The Act, enacted in 1983 and effective in 1985, “governs any action based on fault[.]” Ind.Code § 34-4-33-1. Strict liability, by definition, is liability without fault. Black's Law Dictionary 991 (abridged 6th ed.1991). Thus, the Act would seem to be inapplicable to a strict liability action. The legislative history lends further support for this conclusion. The original version of Ind.Code § 34-4-33-2 provided that “Fault,” for purposes of the Act, “include[d] any act or omission that [was] negligent, willful, wanton, reckless, or intentional toward the person or property of others, or that subject[ed] a person to strict tort liability, but [did] not include an intentional act. The term also include[d] breach of warranty, unreasonable assumption of risk not constituting an enforceable express consent, incurred risk, misuse of a product for which the defendant otherwise would be liable, and unreasonable failure to avoid injury or to mitigate damages.” (Emphasis added).
By the time of its effective date, that same section had been changed to its current form: “ ‘[f]ault’ includes any act or omission that is negligent, willful, wanton, reckless, or intentional toward the person or property of others. The term also includes unreasonable assumption of risk not constituting an enforceable express consent, incurred risk, and unreasonable failure to avoid injury or to mitigate damages.” Ind.Code § 34-4-33-2. The current form includes no reference to strict liability. Narrowly construing the Act, we conclude that it does not explicitly apply to a strict liability claim. See Templin v. Fobes, 617 N.E.2d 541, 544 n. 1 (Ind.1993) (products liability case in which our supreme court noted, “practical problems arise, at least in part, because of the operation of Indiana's Comparative Fault Act, which would apply in Templins' negligence claims against Fobes but not in the Templins' strict liability claim against Rockwood.”).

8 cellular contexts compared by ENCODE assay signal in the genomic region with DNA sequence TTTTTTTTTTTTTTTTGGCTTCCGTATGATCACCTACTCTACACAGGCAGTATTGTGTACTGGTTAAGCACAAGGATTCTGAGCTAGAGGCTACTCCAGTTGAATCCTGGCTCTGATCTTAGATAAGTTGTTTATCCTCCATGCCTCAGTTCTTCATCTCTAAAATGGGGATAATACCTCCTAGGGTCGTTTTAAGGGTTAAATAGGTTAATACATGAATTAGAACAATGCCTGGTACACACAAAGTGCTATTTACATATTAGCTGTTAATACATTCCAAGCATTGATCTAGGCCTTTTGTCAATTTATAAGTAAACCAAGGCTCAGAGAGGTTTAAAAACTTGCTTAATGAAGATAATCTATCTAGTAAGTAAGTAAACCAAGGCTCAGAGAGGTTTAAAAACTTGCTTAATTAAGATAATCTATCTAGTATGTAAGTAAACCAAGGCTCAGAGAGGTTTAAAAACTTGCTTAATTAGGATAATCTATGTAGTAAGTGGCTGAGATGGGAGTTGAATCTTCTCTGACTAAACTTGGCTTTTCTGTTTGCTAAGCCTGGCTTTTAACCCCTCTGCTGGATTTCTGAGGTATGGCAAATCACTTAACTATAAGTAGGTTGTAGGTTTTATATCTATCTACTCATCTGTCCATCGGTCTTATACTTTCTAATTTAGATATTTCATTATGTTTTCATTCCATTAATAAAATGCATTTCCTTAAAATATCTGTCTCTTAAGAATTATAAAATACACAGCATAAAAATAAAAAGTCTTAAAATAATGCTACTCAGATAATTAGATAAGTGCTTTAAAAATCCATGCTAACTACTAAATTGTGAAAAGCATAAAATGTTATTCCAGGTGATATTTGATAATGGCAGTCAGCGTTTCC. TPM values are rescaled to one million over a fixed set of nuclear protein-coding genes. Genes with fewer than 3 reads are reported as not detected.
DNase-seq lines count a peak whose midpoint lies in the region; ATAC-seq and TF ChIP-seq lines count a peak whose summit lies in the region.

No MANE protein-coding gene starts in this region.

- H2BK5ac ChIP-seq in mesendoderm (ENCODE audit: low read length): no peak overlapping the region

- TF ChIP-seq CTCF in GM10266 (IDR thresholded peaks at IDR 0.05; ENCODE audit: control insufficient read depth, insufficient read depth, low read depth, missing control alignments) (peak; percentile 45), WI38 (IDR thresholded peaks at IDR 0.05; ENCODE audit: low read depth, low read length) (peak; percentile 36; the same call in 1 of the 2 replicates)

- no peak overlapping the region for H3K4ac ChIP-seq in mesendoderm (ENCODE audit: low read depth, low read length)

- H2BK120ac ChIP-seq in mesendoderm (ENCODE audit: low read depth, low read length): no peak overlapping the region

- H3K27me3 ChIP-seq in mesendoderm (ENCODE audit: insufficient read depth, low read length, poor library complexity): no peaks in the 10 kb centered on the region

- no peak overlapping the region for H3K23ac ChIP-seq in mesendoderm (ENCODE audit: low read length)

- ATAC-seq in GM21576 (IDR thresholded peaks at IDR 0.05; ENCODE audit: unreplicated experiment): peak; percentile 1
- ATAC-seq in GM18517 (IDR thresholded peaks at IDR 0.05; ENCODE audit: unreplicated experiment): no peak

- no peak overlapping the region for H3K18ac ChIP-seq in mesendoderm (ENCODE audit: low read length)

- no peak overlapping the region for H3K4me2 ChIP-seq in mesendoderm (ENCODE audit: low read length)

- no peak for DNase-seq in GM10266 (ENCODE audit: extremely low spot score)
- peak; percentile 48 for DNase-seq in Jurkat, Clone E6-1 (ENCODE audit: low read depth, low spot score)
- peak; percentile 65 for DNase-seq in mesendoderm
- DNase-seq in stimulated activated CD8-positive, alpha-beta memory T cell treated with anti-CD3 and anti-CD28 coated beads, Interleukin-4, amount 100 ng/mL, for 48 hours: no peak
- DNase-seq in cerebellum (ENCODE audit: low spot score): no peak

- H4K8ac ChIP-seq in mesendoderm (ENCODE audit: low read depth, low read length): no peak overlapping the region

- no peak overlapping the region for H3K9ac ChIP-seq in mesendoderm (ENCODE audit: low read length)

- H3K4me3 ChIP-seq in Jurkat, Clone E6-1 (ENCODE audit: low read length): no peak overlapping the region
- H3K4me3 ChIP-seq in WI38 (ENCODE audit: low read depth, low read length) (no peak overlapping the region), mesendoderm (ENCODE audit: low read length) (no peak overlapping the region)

II. Exceptions or Defenses
Having concluded that the Act has not changed common law strict liability in wild animal cases, we next address Irvine's contention that no exceptions to strict liability in wild animal cases have ever been applied in this state. While we agree with Irvine's contention, this fact is of no surprise in view of the lack of any true wild animal cases in Indiana. As this is an issue of first impression, we look to the reason behind the strict liability wild animal rule and consult other sources as necessary.
We have previously set out the rationale for imposing strict liability against owners for injuries caused by an attack by a naturally ferocious or dangerous animal. See Hardin v. Christy, 462 N.E.2d 256, 259, 262 (Ind.Ct.App.1984) (citing W. Prosser, Law of Torts (4th ed.1971)). Strict liability is appropriately placed:
upon those who, even with proper care, expose the community to the risk of a very dangerous thing․ The kind of “dangerous animal” that will subject the keeper to strict liability ․ must pose some kind of an abnormal risk to the particular community where the animal is kept; hence, the keeper is engaged in an activity that subjects those in the vicinity, including those who come onto his property, to an abnormal risk ․ The possessor of a wild animal is strictly liable for physical harm done to the person of another ․ if that harm results from a dangerous propensity that is characteristic of wild animals of that class. Thus, strict liability has been imposed on keepers of lions and tigers, bears, elephants, wolves, monkeys, and other similar animals. No member of such a species, however domesticated, can ever be regarded as safe, and liability does not rest upon any experience with the particular animal.
W. Page Keeton et al., Prosser and Keeton on the Law of Torts § 76, at 541-42 (5th ed. 1984). Although having done so in an asbestos case and using slightly different terms, Judge Posner concisely set out the rationale for the wild animal strict liability rule using the following hypothetical: